If you’re a high school junior who just received a copy of your March SAT scores, chances are good that you’re pretty pleased with the results. Students from across the country are reporting higher than expected outcomes on the redesigned SAT exam, in some cases boasting 100+ point improvements from the PSAT to the SAT. All of this sounds like great news, right? Why shouldn’t students be thrilled that their March SATs now put them within range for some of their more competitive “dream” colleges? Unfortunately, it’s not quite so simple. If you really want to know what your March SAT scores mean, you’ll need to check out the newly released SAT Score Converter – a handy little tool that shows exactly how your new scores compare to the “old” SAT scale colleges currently employ. (And for those folks looking for additional information, I advise you to dig into this document from the College Board, which gives a number-by-number comparison for all varieties of SAT scores.)
By Sean Murphy, Curriculum Manager at Revolution Prep
About the PSAT
PSAT stands for Preliminary SAT and it is organized, in part, by the College Board, the same organization that runs the SAT. The PSAT is also known as the National Merit Scholarship Qualifying Test (NMSQT). At its heart, the PSAT is a practice version of the SAT, so the two tests have many similarities. These similarities include a no-calculator math section and “rights-only scoring” (i.e. no guessing penalty). Even if you think your child might end up taking the ACT, the PSAT is valuable – by taking it now, they will have already had great exposure to a long standardized test, and can take a lot of their experience with them to the ACT.
Who takes the PSAT and why do they take it?
If you’re a 10th or 11th grader, you were probably shuffled into a large auditorium sometime in the not-too-distant past to take the PSAT, a practice version of the College Board’s SAT. If you’re anything like the majority of students I speak with every year, you’re probably a little confused about the relevance of the test or the reason for taking it. And when your results arrived just a week or two ago, you were probably a little perplexed by the numbers and what they mean for the future. Hopefully this article can help you make some sense of the whole experience, and give you a better idea of how it fits into the admissions process.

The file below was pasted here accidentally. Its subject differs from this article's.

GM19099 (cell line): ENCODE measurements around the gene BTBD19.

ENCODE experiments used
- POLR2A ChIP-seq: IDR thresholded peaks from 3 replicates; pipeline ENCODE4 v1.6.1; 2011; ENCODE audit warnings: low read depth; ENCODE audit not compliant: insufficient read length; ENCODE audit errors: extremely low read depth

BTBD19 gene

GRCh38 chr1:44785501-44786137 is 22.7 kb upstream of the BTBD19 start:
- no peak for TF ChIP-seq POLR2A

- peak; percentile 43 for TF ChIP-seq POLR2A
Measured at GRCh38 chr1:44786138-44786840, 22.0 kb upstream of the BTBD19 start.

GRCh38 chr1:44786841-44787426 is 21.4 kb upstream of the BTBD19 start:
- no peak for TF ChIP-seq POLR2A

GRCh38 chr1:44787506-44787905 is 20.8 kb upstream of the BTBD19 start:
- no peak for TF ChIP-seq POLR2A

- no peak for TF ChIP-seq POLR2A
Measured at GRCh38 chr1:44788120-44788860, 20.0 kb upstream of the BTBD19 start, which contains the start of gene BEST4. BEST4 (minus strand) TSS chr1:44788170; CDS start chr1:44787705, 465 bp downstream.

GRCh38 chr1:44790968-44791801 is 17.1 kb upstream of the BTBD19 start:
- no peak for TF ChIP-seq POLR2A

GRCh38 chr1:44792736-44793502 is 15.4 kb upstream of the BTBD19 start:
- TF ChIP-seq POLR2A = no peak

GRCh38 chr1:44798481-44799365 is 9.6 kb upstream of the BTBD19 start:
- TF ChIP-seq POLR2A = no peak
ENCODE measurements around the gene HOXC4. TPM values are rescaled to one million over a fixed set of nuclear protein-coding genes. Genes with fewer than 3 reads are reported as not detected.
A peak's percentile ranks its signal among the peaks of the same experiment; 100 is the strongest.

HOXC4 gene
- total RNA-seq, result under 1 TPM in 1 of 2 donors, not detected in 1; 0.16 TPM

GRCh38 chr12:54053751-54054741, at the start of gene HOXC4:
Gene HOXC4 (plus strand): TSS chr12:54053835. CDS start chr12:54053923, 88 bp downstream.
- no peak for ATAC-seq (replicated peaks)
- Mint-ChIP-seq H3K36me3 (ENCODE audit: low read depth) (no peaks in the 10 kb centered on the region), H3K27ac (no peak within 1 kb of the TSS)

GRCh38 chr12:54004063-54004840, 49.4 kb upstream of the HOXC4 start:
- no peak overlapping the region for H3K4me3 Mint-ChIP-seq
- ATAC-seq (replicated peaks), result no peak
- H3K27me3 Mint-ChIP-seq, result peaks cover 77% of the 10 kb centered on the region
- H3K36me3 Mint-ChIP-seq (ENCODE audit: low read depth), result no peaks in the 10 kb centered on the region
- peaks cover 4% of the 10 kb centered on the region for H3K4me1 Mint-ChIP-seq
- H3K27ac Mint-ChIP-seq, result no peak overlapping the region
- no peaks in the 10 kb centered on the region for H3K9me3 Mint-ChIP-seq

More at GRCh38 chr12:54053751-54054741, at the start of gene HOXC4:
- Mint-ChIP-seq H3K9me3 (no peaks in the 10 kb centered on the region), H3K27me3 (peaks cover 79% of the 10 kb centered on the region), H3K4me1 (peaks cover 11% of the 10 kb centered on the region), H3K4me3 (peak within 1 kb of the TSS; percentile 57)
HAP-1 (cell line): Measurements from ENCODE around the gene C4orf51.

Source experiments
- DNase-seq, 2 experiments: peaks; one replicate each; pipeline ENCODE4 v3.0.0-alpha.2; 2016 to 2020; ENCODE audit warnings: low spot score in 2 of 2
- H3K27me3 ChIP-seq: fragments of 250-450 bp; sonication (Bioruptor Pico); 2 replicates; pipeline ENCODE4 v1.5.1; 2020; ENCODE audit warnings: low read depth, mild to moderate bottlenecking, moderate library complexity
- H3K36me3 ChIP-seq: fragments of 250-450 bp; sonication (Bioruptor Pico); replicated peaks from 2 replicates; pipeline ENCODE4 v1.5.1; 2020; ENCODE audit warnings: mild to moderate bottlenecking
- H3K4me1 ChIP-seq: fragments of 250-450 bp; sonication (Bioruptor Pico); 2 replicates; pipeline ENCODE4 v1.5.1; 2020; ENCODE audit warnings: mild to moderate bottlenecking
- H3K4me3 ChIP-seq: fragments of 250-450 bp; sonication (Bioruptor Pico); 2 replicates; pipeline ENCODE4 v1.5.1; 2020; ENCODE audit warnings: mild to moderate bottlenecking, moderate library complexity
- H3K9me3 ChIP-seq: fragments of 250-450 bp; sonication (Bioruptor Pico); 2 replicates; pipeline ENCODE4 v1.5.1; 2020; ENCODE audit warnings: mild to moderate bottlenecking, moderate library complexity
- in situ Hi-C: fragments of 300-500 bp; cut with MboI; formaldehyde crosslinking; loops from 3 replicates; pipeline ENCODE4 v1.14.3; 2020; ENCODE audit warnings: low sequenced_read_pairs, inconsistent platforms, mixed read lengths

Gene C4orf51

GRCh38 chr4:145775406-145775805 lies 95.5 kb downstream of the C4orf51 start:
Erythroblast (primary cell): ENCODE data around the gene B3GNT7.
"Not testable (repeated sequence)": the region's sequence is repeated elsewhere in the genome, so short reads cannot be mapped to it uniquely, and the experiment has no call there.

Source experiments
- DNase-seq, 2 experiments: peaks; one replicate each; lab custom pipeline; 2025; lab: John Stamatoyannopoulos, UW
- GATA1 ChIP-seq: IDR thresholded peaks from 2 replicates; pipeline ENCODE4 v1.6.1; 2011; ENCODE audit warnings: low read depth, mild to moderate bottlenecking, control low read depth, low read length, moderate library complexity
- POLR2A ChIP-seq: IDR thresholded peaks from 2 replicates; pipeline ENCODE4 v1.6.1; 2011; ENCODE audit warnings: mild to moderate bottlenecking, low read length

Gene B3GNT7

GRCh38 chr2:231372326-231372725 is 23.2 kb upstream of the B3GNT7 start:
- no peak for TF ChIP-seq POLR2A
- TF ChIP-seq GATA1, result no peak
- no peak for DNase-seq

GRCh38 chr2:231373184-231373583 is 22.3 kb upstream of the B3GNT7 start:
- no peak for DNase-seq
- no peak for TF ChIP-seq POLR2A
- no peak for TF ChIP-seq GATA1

What Do My PSAT Scores Mean?
In and of themselves, your scores don’t mean a whole lot. Colleges will never ask you for your PSAT results, and you’ll never have to report them. Because of this, I love thinking of the PSAT as a really useful data point for my students; it’s a dry run at the SAT with no stakes. At the very least, you get to see how the SAT will feel when you take it for real, and truly savvy students can use their results to “predict” their SAT scores a year down the road.
My son recently took the PSAT and has started receiving both email and snail mail from a few schools. Just how important is the PSAT to colleges and universities?
The answer to your question depends upon which hat an admission officer is wearing: the “recruiter” hat or the “gatekeeper” hat. Let’s start with the recruiter hat first.
No matter how selective a college or university might seem, its admission officers are still charged with drumming up applications. The more applications a school receives → the more popular and selective the school looks → the more students will want to apply → the more applications a school receives. It’s a vicious cycle, I know.